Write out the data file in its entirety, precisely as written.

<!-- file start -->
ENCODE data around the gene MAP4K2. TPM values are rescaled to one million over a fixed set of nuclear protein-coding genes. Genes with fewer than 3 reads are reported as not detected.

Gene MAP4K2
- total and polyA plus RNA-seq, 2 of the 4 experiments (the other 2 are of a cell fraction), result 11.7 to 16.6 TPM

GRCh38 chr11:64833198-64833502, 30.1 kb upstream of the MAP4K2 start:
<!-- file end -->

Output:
ENCODE data around the gene MAP4K2. TPM values are rescaled to one million over a fixed set of nuclear protein-coding genes. Genes with fewer than 3 reads are reported as not detected.

Gene MAP4K2
- total and polyA plus RNA-seq, 2 of the 4 experiments (the other 2 are of a cell fraction), result 11.7 to 16.6 TPM

GRCh38 chr11:64833198-64833502, 30.1 kb upstream of the MAP4K2 start: